Sports | 30 September 2016

Formula 1: Malaysian Grand Prix

Buoyed by Kevin Magnussen’s points finish on the streets of Singapore last time out, Renault Sport Formula One Team is ready to embark upon the second leg of Formula 1’s Asian odyssey in Malaysia this weekend (September 30-October 2).
by Caroline De Beaumont

This time, the two Renault R.S.16 drivers will be tackling a permanent track in the shape of the Sepang International Circuit, located close to Kuala Lumpur International Airport and boasting a challenging and enjoyable layout.

It’s a modern circuit. It’s nice and flowing with a couple of long straights, some fast corners and big braking zones. There are several good overtaking opportunities, too!

                                        Jolyon Palmer


gp malaisie ee

As in Singapore, the drivers will have to contend with hot and humid conditions, with their physical fitness due to go under the microscope as they are strapped inside the cockpit for a gruelling two-hour race. Not that Magnussen is unduly concerned. After all, the Dane successfully endured an extreme experience in the last grand prix a fortnight ago.

 I didn’t have any water at all during what was one of the hottest races of the season. That was clearly far from ideal, but I got through it and tried to put it to the back of my mind and concentrate on the task at hand – and that paid off!

                                          Kevin Magnussen

It is not only the drivers that will be put to the sternest of tests in Malaysia, either.


 Tyre preservation will be pivotal.

                                                  Kevin Magnussen


To manage this aspect, a new factor will need to be taken into account. Traditionally, Sepang has been a very smooth track, which obviously helps. However, this year, the circuit has been resurfaced which will hopefully make it even better. We’ll be able to get to grips with it in free practice. The circuit requires a reasonable high-speed balance but, at the same time, low-speed braking stability and traction are equally important as well. In keeping with the track design, car set-up at Sepang calls for a careful compromise.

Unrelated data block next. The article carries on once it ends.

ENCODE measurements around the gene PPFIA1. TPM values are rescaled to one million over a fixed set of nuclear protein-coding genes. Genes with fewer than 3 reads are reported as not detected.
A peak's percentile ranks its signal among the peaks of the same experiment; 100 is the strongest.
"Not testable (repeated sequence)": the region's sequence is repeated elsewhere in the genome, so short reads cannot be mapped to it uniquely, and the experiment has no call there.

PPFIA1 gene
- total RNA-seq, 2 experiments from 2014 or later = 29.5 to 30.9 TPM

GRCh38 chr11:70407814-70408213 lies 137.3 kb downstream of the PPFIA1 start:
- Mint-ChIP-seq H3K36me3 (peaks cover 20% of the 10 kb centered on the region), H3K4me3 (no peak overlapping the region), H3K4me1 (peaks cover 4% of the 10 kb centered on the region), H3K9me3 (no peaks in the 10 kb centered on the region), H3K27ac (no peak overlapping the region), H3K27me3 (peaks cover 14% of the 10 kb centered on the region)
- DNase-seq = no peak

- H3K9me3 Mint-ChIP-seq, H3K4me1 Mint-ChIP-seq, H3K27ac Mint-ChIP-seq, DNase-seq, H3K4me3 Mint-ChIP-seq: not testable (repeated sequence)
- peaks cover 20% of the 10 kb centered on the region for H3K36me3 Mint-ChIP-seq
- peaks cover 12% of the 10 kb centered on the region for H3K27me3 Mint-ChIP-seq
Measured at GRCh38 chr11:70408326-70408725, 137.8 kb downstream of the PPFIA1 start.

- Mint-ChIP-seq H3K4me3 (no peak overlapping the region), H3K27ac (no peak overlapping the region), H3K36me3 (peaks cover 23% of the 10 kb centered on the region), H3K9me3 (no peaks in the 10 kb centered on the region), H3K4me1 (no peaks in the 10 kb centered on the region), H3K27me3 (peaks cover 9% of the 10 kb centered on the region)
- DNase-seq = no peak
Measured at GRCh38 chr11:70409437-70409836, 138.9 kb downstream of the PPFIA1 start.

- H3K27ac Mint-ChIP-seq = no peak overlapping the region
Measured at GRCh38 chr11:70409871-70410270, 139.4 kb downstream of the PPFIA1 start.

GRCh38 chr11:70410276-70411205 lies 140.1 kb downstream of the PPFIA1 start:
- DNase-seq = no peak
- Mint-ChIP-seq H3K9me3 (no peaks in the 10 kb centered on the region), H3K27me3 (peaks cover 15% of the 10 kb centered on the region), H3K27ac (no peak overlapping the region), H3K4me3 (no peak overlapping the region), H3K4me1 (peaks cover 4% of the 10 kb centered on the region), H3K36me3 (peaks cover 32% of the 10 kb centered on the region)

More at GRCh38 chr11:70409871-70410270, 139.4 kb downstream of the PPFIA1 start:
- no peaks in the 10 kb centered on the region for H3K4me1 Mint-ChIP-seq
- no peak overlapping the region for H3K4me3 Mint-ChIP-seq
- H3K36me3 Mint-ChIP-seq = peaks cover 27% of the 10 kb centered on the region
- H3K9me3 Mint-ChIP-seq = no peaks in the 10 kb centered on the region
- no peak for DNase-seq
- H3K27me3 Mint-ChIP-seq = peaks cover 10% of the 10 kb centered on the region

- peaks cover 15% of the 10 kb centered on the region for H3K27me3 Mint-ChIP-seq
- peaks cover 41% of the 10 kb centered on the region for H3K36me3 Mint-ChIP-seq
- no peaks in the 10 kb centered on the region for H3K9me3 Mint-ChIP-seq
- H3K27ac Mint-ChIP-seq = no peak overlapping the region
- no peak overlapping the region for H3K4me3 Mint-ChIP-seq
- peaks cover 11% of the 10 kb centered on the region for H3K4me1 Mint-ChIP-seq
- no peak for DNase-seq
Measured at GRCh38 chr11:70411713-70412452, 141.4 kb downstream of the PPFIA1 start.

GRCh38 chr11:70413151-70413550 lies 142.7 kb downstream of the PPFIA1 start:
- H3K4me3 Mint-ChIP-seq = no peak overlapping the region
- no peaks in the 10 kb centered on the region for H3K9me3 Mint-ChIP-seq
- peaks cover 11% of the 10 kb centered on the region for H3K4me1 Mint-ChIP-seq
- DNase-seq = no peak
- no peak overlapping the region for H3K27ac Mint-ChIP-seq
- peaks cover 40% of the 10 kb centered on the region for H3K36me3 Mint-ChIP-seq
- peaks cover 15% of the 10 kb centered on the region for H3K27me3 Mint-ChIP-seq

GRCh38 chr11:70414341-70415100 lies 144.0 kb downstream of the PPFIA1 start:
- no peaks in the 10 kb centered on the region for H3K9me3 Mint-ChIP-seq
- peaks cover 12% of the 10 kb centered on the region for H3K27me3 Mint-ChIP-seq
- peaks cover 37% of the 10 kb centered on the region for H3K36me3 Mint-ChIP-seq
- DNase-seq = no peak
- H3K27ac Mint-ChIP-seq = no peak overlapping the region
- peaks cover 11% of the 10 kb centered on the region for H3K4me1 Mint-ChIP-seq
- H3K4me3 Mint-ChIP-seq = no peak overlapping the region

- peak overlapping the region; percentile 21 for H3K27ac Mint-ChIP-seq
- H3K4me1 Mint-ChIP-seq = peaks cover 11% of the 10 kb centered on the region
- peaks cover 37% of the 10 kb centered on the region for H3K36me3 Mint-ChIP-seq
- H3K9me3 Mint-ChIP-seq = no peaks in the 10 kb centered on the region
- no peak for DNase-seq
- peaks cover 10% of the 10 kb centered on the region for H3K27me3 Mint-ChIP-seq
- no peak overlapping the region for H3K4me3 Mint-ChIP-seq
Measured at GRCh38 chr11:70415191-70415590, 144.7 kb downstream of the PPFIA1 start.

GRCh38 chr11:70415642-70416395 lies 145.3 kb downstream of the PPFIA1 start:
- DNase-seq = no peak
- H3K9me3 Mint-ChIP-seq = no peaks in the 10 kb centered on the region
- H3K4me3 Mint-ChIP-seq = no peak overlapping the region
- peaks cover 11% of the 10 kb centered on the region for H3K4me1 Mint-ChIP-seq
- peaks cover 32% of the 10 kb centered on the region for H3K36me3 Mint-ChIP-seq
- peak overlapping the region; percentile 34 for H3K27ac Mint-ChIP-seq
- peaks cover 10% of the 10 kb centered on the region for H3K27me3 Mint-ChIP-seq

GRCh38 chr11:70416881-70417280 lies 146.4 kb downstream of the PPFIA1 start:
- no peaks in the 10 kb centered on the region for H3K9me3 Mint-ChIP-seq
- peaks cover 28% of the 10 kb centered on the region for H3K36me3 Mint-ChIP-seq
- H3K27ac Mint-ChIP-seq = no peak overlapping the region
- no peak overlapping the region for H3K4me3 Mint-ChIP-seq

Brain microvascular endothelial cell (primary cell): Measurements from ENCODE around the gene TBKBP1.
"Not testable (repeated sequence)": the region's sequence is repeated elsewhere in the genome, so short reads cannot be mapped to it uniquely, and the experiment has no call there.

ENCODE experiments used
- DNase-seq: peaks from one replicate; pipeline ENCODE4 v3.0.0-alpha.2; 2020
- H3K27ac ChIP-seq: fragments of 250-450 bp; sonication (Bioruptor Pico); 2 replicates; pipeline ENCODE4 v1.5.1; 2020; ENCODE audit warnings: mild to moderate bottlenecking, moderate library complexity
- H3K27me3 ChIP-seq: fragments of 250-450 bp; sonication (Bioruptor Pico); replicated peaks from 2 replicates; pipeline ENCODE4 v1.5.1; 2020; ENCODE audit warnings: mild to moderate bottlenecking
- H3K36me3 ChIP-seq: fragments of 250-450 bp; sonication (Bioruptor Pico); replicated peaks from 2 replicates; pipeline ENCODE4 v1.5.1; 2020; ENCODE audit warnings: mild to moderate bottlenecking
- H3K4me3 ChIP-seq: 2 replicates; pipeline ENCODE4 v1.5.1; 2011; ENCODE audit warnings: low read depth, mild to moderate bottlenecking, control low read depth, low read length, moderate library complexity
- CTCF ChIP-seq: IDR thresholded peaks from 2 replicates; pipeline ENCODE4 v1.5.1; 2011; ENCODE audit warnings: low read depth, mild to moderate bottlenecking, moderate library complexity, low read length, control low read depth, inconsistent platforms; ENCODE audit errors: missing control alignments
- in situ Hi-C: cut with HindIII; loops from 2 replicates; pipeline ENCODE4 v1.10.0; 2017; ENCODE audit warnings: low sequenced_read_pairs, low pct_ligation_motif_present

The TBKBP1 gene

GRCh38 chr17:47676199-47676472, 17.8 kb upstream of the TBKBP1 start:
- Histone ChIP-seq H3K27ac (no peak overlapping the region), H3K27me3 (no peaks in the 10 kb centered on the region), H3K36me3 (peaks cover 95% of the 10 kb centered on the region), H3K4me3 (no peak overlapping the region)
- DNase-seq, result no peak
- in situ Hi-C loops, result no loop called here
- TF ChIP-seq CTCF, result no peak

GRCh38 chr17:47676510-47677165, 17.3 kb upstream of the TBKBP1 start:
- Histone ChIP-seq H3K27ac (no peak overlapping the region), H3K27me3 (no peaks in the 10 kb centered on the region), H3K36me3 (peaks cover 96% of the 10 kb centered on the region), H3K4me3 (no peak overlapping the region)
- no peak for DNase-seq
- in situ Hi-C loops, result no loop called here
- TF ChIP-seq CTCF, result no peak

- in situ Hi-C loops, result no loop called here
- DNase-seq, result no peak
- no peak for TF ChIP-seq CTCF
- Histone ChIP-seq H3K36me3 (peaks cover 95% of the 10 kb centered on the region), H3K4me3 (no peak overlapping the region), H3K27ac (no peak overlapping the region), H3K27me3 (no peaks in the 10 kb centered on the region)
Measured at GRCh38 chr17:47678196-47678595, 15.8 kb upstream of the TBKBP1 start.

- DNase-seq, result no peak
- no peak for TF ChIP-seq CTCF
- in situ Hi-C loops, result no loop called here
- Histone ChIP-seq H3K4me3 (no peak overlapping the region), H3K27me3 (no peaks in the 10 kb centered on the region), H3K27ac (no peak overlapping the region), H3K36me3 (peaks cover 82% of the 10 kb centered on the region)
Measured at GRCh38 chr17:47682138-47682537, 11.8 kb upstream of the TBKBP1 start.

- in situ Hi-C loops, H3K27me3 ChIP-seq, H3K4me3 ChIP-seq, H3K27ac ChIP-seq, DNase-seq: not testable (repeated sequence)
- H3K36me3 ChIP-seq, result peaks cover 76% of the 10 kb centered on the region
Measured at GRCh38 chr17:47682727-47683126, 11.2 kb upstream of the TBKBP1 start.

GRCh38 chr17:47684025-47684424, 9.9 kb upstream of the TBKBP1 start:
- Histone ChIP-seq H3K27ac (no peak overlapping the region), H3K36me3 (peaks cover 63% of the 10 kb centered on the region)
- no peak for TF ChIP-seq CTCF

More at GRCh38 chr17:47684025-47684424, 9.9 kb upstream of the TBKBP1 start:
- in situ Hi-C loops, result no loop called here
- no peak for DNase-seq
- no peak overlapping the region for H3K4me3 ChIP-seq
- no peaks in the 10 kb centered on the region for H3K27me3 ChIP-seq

Bob Bell, Renault Sport Formula One Team Chief Technical Officer


With its flowing layout composed of a series of medium and high-speed corners, the opportunities to recover energy through the car’s hybrid braking technology at Sepang are distinctly limited. By contrast, the system of energy recovery from the exhaust gases will be very busy. Indeed, it is one of the most demanding circuits on the F1 calendar in this respect.


Overall, the Malaysian Grand Prix is eagerly anticipated by the whole team.The faster circuits suit us better, and we should be able to make full use of the small power unit and mechanical upgrades that we introduced for the first time in Singapore.

                                          Managing Director Cyril Abiteboul









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